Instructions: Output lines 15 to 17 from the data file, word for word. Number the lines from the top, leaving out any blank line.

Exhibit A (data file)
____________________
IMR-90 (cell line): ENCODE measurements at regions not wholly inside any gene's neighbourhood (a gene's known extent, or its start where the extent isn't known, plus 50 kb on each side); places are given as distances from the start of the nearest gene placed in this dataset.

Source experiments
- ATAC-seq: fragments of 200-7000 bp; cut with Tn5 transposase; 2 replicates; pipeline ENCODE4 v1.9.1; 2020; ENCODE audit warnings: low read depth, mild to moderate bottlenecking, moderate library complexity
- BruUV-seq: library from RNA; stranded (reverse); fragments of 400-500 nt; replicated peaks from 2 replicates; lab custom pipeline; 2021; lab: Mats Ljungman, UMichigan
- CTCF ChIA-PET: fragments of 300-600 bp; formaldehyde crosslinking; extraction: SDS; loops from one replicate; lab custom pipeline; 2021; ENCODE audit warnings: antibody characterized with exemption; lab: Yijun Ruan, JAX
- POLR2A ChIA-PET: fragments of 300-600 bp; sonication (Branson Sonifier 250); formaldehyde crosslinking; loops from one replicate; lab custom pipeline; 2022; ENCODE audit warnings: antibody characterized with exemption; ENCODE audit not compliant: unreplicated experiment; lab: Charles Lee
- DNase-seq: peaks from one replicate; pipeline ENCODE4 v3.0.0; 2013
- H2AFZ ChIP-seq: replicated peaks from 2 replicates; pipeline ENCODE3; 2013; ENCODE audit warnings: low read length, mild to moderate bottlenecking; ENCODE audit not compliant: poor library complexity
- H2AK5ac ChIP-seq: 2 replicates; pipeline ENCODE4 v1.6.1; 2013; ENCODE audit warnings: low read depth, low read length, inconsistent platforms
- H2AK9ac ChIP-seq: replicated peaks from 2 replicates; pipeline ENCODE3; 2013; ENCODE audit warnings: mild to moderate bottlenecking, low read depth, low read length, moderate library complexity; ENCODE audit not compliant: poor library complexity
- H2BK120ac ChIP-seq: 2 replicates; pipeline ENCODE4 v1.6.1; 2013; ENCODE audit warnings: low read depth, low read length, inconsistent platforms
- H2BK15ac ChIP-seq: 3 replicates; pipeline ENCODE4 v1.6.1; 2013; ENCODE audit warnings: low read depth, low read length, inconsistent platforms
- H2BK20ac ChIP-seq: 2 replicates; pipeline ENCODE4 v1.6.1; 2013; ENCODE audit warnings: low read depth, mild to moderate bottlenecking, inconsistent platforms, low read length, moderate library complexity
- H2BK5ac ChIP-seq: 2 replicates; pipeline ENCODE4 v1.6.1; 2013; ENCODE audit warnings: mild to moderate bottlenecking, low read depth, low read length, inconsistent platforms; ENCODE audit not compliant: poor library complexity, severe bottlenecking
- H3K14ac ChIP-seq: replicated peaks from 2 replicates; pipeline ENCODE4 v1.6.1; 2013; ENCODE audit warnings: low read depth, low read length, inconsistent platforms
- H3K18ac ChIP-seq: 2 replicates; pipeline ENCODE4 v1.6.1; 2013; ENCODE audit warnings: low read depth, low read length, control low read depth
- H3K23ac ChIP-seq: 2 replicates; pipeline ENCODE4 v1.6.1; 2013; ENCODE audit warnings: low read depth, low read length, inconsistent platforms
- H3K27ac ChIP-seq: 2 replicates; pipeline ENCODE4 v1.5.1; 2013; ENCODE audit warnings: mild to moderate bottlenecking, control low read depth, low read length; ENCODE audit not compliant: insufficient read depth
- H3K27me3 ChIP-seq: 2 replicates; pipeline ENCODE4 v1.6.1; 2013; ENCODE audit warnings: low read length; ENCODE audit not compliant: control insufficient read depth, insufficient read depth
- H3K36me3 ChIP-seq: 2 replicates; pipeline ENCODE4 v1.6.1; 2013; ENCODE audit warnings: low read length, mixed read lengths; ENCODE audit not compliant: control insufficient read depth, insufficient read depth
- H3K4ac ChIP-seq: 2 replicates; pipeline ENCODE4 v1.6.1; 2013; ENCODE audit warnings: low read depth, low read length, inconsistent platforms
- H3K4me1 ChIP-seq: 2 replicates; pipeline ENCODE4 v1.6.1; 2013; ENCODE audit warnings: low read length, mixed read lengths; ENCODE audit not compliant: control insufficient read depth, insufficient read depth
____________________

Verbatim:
- H3K14ac ChIP-seq: replicated peaks from 2 replicates; pipeline ENCODE4 v1.6.1; 2013; ENCODE audit warnings: low read depth, low read length, inconsistent platforms
- H3K18ac ChIP-seq: 2 replicates; pipeline ENCODE4 v1.6.1; 2013; ENCODE audit warnings: low read depth, low read length, control low read depth
- H3K23ac ChIP-seq: 2 replicates; pipeline ENCODE4 v1.6.1; 2013; ENCODE audit warnings: low read depth, low read length, inconsistent platforms